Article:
The premium cable channel HBO’s motto for its new streaming service for cord cutters, HBO Now, seems to be, “All you need is the internet” (video). Which is interesting, because HBO is many things, but it is decidedly not an internet company. And it’s making sure you know that.
Peter Kafka of Re/code noticed that HBO set up a “help center” to answer questions about the service. In an entry that now appears to be deleted, HBO answered the question, “Why does HBO Now frequently pause to buffer during video playback at night, but not during the day?” with the following response, per Re/code (emphasis our own):
If you notice consistently different playback performance at different times of day, it may be a sign of the usage patterns of other people connected to your broadband provider or to HBO Now. Some times of day and days of the week are more popular than others for watching video on HBO Now and other streaming video services. Contact your broadband provider if you continue to experience frequent issues at certain times of day. If you have consistent problems with particular HBO Now videos, please contact HBO’s customer support.
The future of TV, while fascinating and inventive, also looks rather glitchy. That’s why HBO outsourced the streaming technology behind HBO Now to MLB Advanced Media, which is widely regarded as the best in the business at providing high-quality streaming video.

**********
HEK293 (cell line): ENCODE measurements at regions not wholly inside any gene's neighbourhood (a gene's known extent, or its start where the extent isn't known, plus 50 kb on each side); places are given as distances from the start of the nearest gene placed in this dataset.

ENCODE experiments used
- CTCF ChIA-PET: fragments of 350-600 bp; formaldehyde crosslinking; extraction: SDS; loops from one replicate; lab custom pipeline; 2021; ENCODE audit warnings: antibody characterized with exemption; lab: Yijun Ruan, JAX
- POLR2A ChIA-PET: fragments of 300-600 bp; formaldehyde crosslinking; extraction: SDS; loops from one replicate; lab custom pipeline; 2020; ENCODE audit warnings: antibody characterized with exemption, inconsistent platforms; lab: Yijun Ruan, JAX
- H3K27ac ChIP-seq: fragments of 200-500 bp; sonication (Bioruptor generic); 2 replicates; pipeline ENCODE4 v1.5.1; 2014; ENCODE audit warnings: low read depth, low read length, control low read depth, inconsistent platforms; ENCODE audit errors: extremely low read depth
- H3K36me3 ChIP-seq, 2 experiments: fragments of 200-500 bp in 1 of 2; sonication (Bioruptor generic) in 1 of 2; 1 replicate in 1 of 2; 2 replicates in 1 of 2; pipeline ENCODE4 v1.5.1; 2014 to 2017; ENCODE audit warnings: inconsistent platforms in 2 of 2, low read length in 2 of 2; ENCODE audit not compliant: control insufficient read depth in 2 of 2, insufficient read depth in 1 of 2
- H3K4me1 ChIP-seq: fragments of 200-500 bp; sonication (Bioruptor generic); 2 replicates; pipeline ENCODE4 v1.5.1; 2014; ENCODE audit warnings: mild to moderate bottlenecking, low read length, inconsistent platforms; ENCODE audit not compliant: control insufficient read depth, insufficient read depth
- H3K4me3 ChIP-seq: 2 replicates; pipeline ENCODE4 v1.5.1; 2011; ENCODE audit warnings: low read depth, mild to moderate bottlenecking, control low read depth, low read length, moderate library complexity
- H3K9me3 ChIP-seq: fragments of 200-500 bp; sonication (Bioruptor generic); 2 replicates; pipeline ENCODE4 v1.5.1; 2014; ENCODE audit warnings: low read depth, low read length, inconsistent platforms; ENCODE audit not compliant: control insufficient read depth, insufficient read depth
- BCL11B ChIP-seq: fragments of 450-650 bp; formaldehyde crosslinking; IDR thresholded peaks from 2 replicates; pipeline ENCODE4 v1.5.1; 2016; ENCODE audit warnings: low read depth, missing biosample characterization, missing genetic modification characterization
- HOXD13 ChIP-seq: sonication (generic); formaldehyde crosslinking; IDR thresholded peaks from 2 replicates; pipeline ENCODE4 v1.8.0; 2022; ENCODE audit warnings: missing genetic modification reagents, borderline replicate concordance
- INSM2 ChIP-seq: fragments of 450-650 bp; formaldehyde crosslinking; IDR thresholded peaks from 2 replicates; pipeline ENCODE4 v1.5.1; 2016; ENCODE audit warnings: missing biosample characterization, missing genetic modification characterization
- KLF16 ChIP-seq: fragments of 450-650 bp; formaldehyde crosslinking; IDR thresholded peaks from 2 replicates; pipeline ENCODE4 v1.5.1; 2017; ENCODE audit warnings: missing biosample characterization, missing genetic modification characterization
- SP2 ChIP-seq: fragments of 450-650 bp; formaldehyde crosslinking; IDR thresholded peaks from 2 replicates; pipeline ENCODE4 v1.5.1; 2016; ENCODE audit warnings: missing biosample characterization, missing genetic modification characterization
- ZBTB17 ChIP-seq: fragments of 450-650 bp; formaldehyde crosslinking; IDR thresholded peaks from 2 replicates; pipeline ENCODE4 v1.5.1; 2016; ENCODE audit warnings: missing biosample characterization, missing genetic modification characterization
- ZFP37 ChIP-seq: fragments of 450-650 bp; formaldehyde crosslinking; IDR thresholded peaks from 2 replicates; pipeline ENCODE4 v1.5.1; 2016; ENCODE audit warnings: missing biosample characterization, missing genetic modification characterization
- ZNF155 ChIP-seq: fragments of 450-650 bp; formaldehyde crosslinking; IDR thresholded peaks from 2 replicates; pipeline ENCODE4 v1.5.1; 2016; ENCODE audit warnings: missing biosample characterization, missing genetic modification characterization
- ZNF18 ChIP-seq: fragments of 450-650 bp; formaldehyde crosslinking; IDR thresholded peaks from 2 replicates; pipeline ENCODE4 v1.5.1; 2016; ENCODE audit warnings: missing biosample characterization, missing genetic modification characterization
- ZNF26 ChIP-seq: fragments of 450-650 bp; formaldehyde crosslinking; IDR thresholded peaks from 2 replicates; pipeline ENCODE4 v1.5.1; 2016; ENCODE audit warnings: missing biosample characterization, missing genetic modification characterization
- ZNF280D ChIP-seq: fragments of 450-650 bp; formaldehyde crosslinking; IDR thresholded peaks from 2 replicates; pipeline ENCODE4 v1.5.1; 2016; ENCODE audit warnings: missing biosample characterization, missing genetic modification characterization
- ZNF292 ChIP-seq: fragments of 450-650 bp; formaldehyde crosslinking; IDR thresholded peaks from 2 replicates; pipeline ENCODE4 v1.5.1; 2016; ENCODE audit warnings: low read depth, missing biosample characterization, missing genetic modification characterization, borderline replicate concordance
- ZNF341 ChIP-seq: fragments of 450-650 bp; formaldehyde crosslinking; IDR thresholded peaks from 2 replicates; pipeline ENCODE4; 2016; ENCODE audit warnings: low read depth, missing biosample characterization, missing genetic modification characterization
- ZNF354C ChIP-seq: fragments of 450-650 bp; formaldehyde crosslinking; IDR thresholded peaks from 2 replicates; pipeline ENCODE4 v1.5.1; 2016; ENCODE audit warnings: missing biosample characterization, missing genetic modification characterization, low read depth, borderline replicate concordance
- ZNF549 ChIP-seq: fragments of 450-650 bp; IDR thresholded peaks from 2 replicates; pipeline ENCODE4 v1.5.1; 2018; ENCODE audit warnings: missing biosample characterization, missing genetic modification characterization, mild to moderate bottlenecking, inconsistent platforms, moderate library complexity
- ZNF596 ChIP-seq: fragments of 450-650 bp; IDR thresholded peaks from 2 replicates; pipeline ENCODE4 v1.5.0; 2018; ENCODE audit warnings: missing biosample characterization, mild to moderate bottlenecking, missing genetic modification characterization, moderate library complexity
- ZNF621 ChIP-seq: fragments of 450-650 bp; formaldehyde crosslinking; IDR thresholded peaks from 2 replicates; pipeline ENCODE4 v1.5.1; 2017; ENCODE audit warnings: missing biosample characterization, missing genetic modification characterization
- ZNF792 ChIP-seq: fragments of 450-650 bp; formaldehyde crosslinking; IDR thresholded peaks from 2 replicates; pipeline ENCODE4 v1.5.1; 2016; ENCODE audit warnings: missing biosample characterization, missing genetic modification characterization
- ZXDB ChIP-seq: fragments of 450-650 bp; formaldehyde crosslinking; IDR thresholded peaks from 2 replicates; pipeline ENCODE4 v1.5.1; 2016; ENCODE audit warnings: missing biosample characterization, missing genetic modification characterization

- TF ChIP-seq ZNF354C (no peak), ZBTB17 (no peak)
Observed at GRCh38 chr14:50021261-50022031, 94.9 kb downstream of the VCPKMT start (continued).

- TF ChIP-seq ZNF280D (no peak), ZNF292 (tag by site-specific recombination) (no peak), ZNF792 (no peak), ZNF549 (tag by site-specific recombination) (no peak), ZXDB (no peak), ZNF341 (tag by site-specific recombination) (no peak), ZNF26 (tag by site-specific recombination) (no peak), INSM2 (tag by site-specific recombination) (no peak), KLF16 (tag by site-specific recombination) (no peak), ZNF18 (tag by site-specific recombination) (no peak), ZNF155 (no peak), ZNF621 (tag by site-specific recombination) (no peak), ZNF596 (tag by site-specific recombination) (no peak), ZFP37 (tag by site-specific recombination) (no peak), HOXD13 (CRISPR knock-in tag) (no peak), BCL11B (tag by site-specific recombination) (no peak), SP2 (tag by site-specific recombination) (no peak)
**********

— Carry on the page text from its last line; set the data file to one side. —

The real test comes Sunday night, when the fifth season of HBO’s wildly popular series Game of Thrones premieres. HBO Go, the internet version of HBO provided to subscribers to the pay TV channel, is notorious for crashing during high-profile events, such as last year’s season finale of True Detective. Just last week, Dish’s streaming TV service Sling TV had problems with the high volume of people trying to simultaneously stream the NCAA men’s basketball tournament on TBS.
HBO also isn’t handling billing for HBO Now—it doesn’t offer subscriptions directly, and it’s unclear whether it ever will.
It’s probably not laziness on HBO’s part when it directs customers to other companies to solve service or billing problems. HBO specifically developed HBO Now so that it wouldn’t have to deal with those issues, just as it isn’t responsible for them when someone buys HBO through a cable provider.
Launching an internet-only streaming service comes with a lot of hurdles, especially for a company new to the space like HBO. It probably needs all the customer service help it can get.